I love fall so much that as soon as that I smell that first autumnal tang in the air I start to panic. I think this comes from growing up in the Midwest, where “autumn” signifies two days of bright leaves and benevolent weather before an icy rain storm beats everything to pulp – I am gripped all season by a rushed sense of impending doom.
So I try to wring every earth-toned, apple-cider-scented, crispy-leaf-crunching moment out of this best of all seasons, and my hyperness about it is only heightened by having a child. I’m determined that Harper will have an absolutely enchanted autumn, whether she even processes what’s going on or not.
Which leads me to another point where fun and stress intersect, and something I hope to write about more on this blog — the sometimes unfortunate bounty of Things To Do in New York City. A childless friend mused, when I made some comment about how I never leave the building after 7 pm anymore, that at least now I wouldn’t have that weird stress one feels living here that there are so very many things there are to do, that constant nagging feeling that you have chosen wrong and are missing the really great things. To her I said, Ha! Did she have any idea how many fun and cool-sounding kid-related things there are to choose from?! No. No she did not. The answer is: many. There are many. Too many. I should know. I read Mommy Poppins after all, and subscribe to Time Out Kids, which arrives monthly to thrill and frighten me with a new list of Can’t Misses that I (and my poor child) will surely miss.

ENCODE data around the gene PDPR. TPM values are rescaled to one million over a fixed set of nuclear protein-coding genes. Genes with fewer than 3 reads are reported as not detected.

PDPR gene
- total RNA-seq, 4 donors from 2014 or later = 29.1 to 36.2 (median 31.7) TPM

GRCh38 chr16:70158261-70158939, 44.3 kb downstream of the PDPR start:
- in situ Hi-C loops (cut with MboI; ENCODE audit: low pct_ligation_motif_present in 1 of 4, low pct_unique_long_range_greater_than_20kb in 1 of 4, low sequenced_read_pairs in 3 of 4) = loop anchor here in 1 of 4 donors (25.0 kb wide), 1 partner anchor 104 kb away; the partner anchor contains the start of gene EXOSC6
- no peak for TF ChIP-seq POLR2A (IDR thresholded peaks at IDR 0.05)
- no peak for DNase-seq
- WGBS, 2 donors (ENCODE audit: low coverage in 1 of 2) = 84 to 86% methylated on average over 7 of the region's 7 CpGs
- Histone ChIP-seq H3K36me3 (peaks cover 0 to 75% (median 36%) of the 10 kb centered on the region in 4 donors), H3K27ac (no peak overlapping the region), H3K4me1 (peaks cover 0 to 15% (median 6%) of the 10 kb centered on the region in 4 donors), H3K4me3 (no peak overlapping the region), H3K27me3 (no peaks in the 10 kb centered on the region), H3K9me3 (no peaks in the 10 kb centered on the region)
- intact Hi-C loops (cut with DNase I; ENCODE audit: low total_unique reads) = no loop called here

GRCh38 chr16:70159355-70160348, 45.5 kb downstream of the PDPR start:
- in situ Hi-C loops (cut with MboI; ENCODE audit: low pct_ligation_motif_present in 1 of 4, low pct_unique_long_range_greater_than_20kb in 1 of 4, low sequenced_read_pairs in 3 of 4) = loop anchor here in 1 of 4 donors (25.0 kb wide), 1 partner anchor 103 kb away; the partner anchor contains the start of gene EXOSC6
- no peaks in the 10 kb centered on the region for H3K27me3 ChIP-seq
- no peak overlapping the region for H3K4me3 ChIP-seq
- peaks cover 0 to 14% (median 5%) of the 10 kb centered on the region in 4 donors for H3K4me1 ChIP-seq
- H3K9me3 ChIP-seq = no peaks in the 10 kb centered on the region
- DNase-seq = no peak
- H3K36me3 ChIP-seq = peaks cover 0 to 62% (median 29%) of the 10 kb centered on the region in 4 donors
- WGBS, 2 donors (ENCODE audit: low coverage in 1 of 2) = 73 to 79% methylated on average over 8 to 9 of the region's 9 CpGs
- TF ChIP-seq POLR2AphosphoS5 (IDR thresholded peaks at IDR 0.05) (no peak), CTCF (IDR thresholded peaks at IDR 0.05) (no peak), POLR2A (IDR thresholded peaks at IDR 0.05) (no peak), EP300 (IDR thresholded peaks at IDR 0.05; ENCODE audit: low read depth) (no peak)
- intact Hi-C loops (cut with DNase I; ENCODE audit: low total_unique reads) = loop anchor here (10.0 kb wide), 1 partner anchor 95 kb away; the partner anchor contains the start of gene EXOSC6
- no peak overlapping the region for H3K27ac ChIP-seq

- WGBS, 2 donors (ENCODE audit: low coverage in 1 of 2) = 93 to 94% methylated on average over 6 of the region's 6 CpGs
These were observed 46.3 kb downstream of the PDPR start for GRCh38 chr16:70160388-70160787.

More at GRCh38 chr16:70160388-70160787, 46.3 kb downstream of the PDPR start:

Anyway, I know this sounds like an embarrassment of riches, and it is, and I appreciate that. Except that as soon as you actually do go to something you realize most of the time it’s lame and over-crowded. (Last Halloween waiting for the Haunted Walk in Prospect Park I overheard a mother tell her impatient child, “We live in New York. You wait on line. What do you want?”)
Case in point: today’s Harvest Festival at JJ Byrne Park. It looked good on paper, it really did: pumpkin decorating! Petting zoo! Live music! PONY RIDES! But of course – why on earth should I be surprised? – we get there and it’s a mass of strollers, a huge line for the mangy-looking pony plodding around a dismal ring of dirt, and the same old Rolie Polie Guacamole, those tsars of the Park Slope kids music world, playing that same damn song about liking to be upside down. (Okay, it’s a pretty good song.)
All of which is fine, since Harper and her buddy Ella were perfectly happy just to play on the playground. Harper can go down slides for about three hours straight without getting bored, and Ella (who’s about to turn 3) busied herself inventing elaborate dance moves. Highlights included getting to play with a grimy, abandoned ball and then eating apples from the farmer’s market.
Seriously, is there any point to bringing little kids to events like this, when what they love most is getting to walk someone’s old coffee cup over to the trash? Someone tell me, please.